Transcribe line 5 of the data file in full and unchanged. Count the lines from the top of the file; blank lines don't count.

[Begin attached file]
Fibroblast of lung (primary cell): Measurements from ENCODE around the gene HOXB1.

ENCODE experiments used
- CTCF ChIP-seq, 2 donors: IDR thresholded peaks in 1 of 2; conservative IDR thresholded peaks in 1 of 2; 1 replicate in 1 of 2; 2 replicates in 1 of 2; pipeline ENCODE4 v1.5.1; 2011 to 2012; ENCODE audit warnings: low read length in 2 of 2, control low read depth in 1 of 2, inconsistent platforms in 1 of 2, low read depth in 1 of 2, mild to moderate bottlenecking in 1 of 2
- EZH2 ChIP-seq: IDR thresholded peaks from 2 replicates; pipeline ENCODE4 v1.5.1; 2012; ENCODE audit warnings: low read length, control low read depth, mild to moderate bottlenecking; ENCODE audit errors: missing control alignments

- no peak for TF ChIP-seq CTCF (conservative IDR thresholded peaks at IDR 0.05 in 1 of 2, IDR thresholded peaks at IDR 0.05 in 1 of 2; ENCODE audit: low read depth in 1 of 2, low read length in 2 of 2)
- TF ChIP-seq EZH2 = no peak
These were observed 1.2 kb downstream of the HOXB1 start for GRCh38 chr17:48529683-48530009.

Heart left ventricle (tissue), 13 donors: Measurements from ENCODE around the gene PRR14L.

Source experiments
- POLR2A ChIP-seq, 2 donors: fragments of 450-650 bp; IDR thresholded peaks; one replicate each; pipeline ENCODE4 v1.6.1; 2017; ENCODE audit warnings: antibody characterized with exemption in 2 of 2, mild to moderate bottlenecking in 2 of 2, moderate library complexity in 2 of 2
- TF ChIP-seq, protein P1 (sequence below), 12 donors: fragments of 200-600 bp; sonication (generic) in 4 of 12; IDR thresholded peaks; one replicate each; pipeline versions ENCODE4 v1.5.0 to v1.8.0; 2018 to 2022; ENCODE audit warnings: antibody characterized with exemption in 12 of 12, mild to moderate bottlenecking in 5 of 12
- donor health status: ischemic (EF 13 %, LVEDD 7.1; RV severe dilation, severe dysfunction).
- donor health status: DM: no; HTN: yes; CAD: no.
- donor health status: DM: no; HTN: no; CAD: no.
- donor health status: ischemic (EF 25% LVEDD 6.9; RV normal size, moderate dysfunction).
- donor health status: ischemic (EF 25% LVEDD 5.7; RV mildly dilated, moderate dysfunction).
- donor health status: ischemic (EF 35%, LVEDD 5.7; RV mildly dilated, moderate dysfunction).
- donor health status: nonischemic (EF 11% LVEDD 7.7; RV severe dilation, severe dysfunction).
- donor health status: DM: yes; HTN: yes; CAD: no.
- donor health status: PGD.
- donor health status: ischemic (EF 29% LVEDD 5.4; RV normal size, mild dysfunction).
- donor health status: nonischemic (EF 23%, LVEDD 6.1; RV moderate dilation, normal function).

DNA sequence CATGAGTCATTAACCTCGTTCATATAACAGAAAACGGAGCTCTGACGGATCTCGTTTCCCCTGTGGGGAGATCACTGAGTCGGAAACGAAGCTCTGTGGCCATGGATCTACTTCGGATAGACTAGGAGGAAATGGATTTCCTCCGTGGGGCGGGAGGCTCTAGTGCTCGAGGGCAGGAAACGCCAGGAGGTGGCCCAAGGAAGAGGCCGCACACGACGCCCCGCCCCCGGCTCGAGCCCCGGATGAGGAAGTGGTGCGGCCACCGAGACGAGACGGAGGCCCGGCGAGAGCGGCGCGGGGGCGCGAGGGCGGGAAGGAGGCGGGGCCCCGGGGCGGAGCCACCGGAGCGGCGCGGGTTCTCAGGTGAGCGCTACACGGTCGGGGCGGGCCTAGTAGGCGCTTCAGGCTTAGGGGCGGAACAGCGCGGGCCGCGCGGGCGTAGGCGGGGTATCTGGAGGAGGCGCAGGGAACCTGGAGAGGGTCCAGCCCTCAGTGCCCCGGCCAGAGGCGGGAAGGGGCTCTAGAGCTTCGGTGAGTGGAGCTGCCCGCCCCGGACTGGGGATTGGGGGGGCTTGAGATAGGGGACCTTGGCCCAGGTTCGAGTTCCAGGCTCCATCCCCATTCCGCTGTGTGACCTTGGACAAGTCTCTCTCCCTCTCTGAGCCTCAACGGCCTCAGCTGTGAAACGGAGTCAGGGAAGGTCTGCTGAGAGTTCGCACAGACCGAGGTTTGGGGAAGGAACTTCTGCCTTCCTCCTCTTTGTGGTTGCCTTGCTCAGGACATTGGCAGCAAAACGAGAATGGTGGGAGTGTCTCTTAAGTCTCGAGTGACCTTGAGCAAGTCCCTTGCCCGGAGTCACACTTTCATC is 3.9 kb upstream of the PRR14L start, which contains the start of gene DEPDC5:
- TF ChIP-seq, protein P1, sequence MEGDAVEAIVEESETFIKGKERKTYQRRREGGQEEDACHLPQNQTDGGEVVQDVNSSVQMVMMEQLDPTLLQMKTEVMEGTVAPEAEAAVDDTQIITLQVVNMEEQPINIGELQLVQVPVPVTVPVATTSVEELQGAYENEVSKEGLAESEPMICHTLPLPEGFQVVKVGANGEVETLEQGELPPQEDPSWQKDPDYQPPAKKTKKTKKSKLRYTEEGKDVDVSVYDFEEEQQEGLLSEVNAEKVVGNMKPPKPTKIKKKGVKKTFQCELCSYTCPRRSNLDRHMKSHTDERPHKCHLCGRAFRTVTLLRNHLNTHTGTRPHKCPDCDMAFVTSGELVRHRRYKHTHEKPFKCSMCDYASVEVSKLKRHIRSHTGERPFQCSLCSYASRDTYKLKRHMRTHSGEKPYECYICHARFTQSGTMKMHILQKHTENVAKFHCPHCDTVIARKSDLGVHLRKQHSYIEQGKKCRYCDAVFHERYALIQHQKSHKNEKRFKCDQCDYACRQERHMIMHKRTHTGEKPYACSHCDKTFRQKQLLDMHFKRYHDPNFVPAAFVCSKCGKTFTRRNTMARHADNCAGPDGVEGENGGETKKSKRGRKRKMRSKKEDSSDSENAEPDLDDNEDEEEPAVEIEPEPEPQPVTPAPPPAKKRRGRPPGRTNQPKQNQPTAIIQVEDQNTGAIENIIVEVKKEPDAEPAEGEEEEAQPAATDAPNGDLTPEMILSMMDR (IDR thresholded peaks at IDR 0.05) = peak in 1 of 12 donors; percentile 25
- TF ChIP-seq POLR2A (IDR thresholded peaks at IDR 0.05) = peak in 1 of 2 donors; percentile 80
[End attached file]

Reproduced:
- no peak for TF ChIP-seq CTCF (conservative IDR thresholded peaks at IDR 0.05 in 1 of 2, IDR thresholded peaks at IDR 0.05 in 1 of 2; ENCODE audit: low read depth in 1 of 2, low read length in 2 of 2)